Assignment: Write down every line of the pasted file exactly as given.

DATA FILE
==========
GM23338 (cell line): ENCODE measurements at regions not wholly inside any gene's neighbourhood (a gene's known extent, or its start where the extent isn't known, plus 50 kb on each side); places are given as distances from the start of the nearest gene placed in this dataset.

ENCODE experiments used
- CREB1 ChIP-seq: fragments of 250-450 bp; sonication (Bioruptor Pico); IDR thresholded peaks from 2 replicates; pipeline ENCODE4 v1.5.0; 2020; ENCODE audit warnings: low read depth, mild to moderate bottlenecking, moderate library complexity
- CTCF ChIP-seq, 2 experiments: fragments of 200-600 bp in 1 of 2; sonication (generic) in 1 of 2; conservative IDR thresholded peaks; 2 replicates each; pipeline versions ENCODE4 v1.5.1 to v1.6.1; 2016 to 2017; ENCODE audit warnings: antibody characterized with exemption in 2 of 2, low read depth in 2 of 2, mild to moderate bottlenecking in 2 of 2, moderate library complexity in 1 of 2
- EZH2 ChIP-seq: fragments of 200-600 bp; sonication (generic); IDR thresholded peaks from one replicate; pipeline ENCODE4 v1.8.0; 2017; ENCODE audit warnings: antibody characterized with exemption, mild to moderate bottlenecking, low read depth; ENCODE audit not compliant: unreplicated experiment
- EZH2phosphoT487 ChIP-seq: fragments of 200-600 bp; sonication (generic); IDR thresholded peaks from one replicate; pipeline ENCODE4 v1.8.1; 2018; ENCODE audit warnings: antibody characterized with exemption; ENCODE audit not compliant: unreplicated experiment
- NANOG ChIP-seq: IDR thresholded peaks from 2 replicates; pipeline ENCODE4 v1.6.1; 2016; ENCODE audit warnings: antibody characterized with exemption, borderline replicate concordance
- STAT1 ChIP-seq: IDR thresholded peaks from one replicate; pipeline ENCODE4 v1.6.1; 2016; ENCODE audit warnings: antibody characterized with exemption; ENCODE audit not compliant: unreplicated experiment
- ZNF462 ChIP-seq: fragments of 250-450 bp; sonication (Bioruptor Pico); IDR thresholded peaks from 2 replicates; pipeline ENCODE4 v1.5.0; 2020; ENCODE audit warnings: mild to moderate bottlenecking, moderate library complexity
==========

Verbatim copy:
GM23338 (cell line): ENCODE measurements at regions not wholly inside any gene's neighbourhood (a gene's known extent, or its start where the extent isn't known, plus 50 kb on each side); places are given as distances from the start of the nearest gene placed in this dataset.

ENCODE experiments used
- CREB1 ChIP-seq: fragments of 250-450 bp; sonication (Bioruptor Pico); IDR thresholded peaks from 2 replicates; pipeline ENCODE4 v1.5.0; 2020; ENCODE audit warnings: low read depth, mild to moderate bottlenecking, moderate library complexity
- CTCF ChIP-seq, 2 experiments: fragments of 200-600 bp in 1 of 2; sonication (generic) in 1 of 2; conservative IDR thresholded peaks; 2 replicates each; pipeline versions ENCODE4 v1.5.1 to v1.6.1; 2016 to 2017; ENCODE audit warnings: antibody characterized with exemption in 2 of 2, low read depth in 2 of 2, mild to moderate bottlenecking in 2 of 2, moderate library complexity in 1 of 2
- EZH2 ChIP-seq: fragments of 200-600 bp; sonication (generic); IDR thresholded peaks from one replicate; pipeline ENCODE4 v1.8.0; 2017; ENCODE audit warnings: antibody characterized with exemption, mild to moderate bottlenecking, low read depth; ENCODE audit not compliant: unreplicated experiment
- EZH2phosphoT487 ChIP-seq: fragments of 200-600 bp; sonication (generic); IDR thresholded peaks from one replicate; pipeline ENCODE4 v1.8.1; 2018; ENCODE audit warnings: antibody characterized with exemption; ENCODE audit not compliant: unreplicated experiment
- NANOG ChIP-seq: IDR thresholded peaks from 2 replicates; pipeline ENCODE4 v1.6.1; 2016; ENCODE audit warnings: antibody characterized with exemption, borderline replicate concordance
- STAT1 ChIP-seq: IDR thresholded peaks from one replicate; pipeline ENCODE4 v1.6.1; 2016; ENCODE audit warnings: antibody characterized with exemption; ENCODE audit not compliant: unreplicated experiment
- ZNF462 ChIP-seq: fragments of 250-450 bp; sonication (Bioruptor Pico); IDR thresholded peaks from 2 replicates; pipeline ENCODE4 v1.5.0; 2020; ENCODE audit warnings: mild to moderate bottlenecking, moderate library complexity